How to take, print out and share amazing Polaroid photos with ANY digital camera

How to take digital Polaroids

How to take digital PolaroidsDiscover a simple way to process and share Polaroid cameras for free and print out photos for 17 times less than usual. All you need is a digital camera, PC or Mac and this free tool

Remember the old Polaroid cameras? Slot in the chunky film, flip open the lid and snap. After some frantic shaking, blowing and 3 minutes of wishing a slightly greenish picture appears.

Even a picture of a cat next to a dustbin, or some old Converse trainers somehow look like ‘art’ on a Polaroid. There are very few cameras you can say that about.

We’ve got a load of Polaroids on display on our living room wall (mostly of friends rather than dustbins) and people always stop and gawp at them.

There’s something magical about Polaroid photos…

They might not be at the cutting edge of photography but they’re attractive, nostalgic yet somehow contemporary at the same time.

The problem is Polaroid films are crazily expensive AND they’ve stopped making them

Sadly Polaroid stopped making their iconic cameras in 2007 and it wasn’t long after that they ceased production of the film.

Have a quick look on eBay and you’ll find savvy hoarders who’ve kept old stock (mostly in fridges to help preserve them).

The problem is even this chilled stock is now several years past it’s sell by date and because they’re becoming more and more scarce, they’re becoming more and more expensive.

Example of Polaroid Film Prices

This film sold for £17 and it’s almost 7 years past they’re expiry date.


That works out at £1.70 per photo and there’s no guarantee the film will work at its best.

The Polaroid is dead… long live the Poladroid!

The good news is some canny fellow has figured out a clever digital solution for old school Polaroid lovers.

It’s a free piece of software for the PC and Mac that processes your digital photos so that they look just like a real Polaroid photos – right down to the minute details on the frame.

It’s called Poladroid and you can download the software here:


It’s extremely easy to use. You just (install it, obviously) fire it up and then drag your digital photos over the camera.

Here’s a quick ‘3 step’ pictorial guide I made for you.

How to use Poladroid

There’s also a video guide you can see here.

You’ll know it’s ‘developed’ once there’s a little red ribbon on the picture.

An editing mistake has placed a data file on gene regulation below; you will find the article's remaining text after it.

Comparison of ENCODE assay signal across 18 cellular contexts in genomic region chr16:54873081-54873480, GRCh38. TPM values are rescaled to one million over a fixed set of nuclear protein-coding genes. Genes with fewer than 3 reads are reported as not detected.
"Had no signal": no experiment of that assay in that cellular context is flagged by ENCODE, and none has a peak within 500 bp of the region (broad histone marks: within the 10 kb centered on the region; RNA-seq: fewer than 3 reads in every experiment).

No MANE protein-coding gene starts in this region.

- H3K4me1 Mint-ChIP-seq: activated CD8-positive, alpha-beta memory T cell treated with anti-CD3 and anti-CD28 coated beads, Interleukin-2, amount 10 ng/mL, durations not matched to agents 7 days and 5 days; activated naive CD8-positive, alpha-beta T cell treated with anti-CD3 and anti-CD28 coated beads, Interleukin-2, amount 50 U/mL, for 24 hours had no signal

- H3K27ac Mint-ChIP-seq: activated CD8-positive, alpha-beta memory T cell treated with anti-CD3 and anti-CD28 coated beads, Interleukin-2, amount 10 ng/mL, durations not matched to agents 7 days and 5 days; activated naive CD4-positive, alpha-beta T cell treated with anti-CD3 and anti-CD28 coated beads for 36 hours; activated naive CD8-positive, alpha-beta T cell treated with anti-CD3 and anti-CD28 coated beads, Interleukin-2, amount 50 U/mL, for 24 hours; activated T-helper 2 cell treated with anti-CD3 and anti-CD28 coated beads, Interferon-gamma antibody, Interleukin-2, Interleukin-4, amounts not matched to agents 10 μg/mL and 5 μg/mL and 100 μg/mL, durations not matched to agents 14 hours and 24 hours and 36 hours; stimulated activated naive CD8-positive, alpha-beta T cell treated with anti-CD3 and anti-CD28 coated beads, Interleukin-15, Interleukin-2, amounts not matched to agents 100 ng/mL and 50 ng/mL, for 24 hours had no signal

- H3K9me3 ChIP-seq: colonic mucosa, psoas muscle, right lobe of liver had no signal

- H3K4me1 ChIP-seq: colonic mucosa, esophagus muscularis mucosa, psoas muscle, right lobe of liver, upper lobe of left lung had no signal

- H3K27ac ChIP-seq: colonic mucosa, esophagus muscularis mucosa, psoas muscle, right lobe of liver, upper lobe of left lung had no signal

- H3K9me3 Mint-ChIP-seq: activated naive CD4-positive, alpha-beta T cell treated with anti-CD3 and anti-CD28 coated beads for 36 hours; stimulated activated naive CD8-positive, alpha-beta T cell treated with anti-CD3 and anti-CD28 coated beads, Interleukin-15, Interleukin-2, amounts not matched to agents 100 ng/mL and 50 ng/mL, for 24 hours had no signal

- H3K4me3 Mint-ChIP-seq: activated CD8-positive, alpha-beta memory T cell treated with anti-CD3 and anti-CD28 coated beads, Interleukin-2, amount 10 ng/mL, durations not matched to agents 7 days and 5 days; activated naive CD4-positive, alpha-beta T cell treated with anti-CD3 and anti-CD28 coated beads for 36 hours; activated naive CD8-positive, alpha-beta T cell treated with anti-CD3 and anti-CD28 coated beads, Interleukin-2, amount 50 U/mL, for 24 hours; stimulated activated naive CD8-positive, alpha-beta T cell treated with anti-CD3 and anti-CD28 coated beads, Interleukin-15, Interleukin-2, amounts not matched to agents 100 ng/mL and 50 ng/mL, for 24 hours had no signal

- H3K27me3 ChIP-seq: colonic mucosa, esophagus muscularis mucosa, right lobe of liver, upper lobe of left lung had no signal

Please note: It’ll save in the default folder for pictures. You can choose/change where it saves the pictures by clicking the Poladroid menu then ‘Preferences’.

I’ve found the pictures so good that if you get them printed on decent photo paper and cut them to size they’re almost indistinguishable to look at. We’ve got them all over our house and as I said guests always stop and comment – and not just to say how awful the photography is.

Here’s a picture of the ‘Love Wall’ which I took in Exmouth Market, London a few years ago:

Polaroid Example

When I ran it through the software this time you can see it gave it a greenish tinge.

Run it through again and the effect will be different – it’s never the same twice (just like Polaroids).

You can share the photo online for free… or print it out for a fraction of the cost

If you use Flickr or Facebook or a website where you share photos obviously you can just upload your prints and share them with friends. I know people who post them on their blogs to great effect too.

I personally like to print them out – something which would once have been ridiculously expensive as we’ve seen.

Earlier I said that a genuine eBay Polaroid film that’s 7 years past it’s sell by date costs £17.

If you buy thick, highly quality photo paper and print it yourself it’ll cost you a fraction of the price.

To give you an example, in my setup I have this printer.

and I use this paper with it:

Canon Photo Paper Plus Glossy

Now this paper is not exactly the same size, it’s slightly too big. Don’t worry, all you need to do is print out the image at the genuine Polaroid size which is 8.8 x 10.7 cm (you should be able to specify this in your print settings). Then when it pops out of the printer simply cut it down to the right size.

I’ve used Canon as an example above (simply because that’s what I use) but this should work fine on any brand of printer or paper. The key things to bear in mind are:

1) It won’t work so well on a Laserjet (the types of printers you usually find in offices)

2) It’s worth getting the thicker, smaller photo paper. That way you’ll save money and there’s less waste.

So how much cheaper is it?

You could save 4x by printing it at home, or a whopping 17x using an online printing service

Assuming you already have a printer, the photo paper costs around £13.54 for 50 sheets. That’s around 27p a photo. Add around 10p – 15p for the ink usage and you’re looking at about 40p a print.

That’s more than 4 times cheaper than the Polaroid film.

I’ve had the best quality results doing this mainly because I like the thickness of the paper.

If you use an online printing service (which obviously doesn’t require a printer or paper or ink or any of that gubbins) the savings are immense.

For instance on Photobox (who I recommend if you’re based in the UK) will print at just 10-12p a photo (depending on what offer they’ve got on). That’s a whopping 17 times less than a Polaroid film. If you buy in bulk the prices go down further.

So there you have it! Polaroids from your digital camera for a fraction of the price!


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